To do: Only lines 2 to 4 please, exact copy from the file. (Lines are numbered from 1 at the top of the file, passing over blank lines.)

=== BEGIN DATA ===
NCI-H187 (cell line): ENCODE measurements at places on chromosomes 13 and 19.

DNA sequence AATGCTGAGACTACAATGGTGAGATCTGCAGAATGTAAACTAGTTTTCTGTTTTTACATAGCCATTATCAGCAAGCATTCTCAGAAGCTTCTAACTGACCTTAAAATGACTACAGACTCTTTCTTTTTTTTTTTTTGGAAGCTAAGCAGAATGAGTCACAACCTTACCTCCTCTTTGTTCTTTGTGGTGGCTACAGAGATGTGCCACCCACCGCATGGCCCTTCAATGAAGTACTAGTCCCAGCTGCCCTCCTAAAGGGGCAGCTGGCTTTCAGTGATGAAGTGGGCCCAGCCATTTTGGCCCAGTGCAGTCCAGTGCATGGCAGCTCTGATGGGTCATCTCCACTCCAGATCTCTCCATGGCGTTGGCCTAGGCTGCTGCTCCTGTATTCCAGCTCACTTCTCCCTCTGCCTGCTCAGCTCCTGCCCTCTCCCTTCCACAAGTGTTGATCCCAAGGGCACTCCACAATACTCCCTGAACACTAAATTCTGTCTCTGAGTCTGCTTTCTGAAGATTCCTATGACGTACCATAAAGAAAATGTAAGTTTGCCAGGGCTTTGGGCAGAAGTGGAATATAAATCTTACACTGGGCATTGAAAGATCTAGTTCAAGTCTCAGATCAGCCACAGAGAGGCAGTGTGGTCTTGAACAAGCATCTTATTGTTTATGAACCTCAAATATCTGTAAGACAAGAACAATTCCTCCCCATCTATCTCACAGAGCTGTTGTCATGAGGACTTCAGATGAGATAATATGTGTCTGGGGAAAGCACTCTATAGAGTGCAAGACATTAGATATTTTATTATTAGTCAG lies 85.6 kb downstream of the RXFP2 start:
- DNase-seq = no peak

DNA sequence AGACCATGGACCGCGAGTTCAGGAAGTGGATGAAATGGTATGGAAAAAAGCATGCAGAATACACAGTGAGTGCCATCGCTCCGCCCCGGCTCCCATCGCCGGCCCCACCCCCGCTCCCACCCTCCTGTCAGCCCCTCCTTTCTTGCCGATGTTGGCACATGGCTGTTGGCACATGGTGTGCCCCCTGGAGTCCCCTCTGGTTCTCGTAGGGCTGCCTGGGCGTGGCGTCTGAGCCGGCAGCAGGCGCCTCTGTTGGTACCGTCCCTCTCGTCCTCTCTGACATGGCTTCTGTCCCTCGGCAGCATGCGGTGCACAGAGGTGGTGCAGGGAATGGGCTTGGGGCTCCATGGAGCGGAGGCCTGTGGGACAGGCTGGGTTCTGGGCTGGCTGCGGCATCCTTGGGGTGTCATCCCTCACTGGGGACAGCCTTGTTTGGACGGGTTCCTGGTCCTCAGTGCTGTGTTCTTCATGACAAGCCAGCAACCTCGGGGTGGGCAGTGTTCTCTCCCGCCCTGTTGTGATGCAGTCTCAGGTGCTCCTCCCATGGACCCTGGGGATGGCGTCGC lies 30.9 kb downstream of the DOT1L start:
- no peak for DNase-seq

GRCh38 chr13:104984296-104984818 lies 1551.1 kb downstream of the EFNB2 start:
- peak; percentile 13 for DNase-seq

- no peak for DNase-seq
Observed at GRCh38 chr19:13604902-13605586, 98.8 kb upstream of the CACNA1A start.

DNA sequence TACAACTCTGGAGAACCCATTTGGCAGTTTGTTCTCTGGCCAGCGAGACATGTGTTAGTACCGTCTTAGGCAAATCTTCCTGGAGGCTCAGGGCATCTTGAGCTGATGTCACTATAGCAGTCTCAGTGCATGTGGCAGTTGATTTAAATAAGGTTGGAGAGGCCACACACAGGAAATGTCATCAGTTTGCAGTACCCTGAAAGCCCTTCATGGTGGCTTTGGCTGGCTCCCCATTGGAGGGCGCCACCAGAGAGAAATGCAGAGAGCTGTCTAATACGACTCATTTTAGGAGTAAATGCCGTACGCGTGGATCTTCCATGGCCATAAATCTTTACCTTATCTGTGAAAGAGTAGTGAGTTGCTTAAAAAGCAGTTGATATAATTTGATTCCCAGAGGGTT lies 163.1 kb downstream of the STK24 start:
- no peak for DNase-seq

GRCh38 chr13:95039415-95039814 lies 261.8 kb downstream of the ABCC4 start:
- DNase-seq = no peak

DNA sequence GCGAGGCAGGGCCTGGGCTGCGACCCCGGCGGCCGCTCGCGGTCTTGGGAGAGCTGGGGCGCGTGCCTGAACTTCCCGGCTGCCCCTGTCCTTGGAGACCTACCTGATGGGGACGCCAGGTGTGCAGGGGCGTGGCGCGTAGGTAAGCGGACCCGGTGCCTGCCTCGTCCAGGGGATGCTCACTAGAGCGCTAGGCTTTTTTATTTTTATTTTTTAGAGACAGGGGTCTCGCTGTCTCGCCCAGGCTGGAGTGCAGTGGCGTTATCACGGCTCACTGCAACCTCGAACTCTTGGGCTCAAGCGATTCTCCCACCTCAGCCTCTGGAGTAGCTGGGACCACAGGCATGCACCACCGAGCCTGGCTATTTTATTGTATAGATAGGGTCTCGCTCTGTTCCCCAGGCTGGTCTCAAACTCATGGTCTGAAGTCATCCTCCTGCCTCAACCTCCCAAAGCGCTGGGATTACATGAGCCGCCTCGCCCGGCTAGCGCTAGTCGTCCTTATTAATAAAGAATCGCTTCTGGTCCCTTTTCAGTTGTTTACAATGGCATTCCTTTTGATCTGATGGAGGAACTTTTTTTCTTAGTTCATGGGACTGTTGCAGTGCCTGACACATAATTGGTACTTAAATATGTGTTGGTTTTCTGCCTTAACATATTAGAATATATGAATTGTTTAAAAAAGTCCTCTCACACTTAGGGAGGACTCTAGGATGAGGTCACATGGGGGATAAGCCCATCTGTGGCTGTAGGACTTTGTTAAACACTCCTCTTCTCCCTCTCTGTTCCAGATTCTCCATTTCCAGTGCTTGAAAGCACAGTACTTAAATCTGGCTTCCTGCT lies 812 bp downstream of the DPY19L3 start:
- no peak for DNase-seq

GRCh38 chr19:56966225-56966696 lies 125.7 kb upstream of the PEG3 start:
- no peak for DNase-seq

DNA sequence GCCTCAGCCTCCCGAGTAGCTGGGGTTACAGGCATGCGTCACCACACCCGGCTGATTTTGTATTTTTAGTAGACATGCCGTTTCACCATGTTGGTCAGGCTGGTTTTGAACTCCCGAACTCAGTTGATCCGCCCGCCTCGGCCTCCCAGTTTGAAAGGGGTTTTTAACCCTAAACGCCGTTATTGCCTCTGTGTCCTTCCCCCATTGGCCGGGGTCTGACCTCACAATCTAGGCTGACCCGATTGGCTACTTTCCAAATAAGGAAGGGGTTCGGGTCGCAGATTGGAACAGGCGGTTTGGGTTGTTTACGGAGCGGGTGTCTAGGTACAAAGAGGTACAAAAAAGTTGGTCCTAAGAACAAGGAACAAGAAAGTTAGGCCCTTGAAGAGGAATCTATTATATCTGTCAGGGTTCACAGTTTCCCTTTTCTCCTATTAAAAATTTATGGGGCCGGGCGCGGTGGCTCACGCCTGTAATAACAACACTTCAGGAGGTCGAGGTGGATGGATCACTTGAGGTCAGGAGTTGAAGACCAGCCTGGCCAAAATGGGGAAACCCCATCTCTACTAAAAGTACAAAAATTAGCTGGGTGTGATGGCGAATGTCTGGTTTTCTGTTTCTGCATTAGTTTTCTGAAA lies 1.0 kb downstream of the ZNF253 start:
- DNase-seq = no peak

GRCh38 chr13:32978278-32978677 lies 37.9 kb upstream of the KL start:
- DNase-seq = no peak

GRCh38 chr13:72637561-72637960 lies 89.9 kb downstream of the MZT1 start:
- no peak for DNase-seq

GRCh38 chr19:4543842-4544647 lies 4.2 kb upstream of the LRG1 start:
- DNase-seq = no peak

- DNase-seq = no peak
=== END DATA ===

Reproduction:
DNA sequence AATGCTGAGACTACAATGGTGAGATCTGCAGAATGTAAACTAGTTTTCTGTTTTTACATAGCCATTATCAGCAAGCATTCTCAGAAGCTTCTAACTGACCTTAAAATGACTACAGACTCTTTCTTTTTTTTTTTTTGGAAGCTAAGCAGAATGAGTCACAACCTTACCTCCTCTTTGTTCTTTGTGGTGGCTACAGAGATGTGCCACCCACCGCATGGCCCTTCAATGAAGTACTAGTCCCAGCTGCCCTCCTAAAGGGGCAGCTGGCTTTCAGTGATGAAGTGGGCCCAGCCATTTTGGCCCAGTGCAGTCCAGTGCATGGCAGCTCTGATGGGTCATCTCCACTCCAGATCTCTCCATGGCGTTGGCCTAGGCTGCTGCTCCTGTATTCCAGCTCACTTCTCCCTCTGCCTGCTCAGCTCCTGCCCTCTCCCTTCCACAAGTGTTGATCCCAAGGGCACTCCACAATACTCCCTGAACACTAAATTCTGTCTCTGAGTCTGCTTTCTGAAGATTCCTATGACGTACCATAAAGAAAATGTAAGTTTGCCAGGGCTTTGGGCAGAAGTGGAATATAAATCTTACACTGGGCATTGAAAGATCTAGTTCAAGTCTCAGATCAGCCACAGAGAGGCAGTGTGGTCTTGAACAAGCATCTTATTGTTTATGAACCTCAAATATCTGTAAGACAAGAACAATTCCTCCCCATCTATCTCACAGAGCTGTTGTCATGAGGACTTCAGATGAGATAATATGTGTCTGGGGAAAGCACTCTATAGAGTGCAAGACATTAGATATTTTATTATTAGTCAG lies 85.6 kb downstream of the RXFP2 start:
- DNase-seq = no peak

DNA sequence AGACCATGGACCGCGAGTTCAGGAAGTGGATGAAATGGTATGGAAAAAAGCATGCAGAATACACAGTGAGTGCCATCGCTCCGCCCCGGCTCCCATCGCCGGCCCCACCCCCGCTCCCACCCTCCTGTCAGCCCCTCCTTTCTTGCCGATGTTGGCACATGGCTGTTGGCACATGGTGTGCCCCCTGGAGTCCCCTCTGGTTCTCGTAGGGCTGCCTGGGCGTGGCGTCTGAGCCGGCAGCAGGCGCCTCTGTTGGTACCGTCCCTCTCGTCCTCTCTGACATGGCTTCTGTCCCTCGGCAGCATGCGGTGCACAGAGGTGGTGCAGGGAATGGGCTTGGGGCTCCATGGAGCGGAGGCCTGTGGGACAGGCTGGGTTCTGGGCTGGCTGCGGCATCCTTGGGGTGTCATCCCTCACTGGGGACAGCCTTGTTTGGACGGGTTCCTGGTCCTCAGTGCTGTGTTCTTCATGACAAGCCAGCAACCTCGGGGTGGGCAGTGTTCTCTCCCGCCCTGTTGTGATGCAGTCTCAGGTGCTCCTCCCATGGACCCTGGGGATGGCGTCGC lies 30.9 kb downstream of the DOT1L start: